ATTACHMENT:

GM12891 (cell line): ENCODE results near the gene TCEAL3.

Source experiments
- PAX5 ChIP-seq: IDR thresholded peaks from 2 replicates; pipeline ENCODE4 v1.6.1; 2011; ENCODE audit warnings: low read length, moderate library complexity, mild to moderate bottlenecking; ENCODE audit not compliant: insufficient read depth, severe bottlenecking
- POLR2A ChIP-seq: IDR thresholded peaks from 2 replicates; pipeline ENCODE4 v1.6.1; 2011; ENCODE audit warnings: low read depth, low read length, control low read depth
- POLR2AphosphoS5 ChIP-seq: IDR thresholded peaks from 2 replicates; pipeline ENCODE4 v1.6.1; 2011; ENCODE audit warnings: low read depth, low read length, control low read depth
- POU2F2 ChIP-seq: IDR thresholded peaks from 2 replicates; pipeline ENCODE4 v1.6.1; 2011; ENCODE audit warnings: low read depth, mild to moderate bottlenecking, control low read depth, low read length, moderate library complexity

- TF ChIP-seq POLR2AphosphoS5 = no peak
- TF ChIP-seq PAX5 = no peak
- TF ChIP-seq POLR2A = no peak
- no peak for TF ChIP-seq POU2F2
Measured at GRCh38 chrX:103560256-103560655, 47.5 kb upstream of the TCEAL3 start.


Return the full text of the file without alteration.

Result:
GM12891 (cell line): ENCODE results near the gene TCEAL3.

Source experiments
- PAX5 ChIP-seq: IDR thresholded peaks from 2 replicates; pipeline ENCODE4 v1.6.1; 2011; ENCODE audit warnings: low read length, moderate library complexity, mild to moderate bottlenecking; ENCODE audit not compliant: insufficient read depth, severe bottlenecking
- POLR2A ChIP-seq: IDR thresholded peaks from 2 replicates; pipeline ENCODE4 v1.6.1; 2011; ENCODE audit warnings: low read depth, low read length, control low read depth
- POLR2AphosphoS5 ChIP-seq: IDR thresholded peaks from 2 replicates; pipeline ENCODE4 v1.6.1; 2011; ENCODE audit warnings: low read depth, low read length, control low read depth
- POU2F2 ChIP-seq: IDR thresholded peaks from 2 replicates; pipeline ENCODE4 v1.6.1; 2011; ENCODE audit warnings: low read depth, mild to moderate bottlenecking, control low read depth, low read length, moderate library complexity

- TF ChIP-seq POLR2AphosphoS5 = no peak
- TF ChIP-seq PAX5 = no peak
- TF ChIP-seq POLR2A = no peak
- no peak for TF ChIP-seq POU2F2
Measured at GRCh38 chrX:103560256-103560655, 47.5 kb upstream of the TCEAL3 start.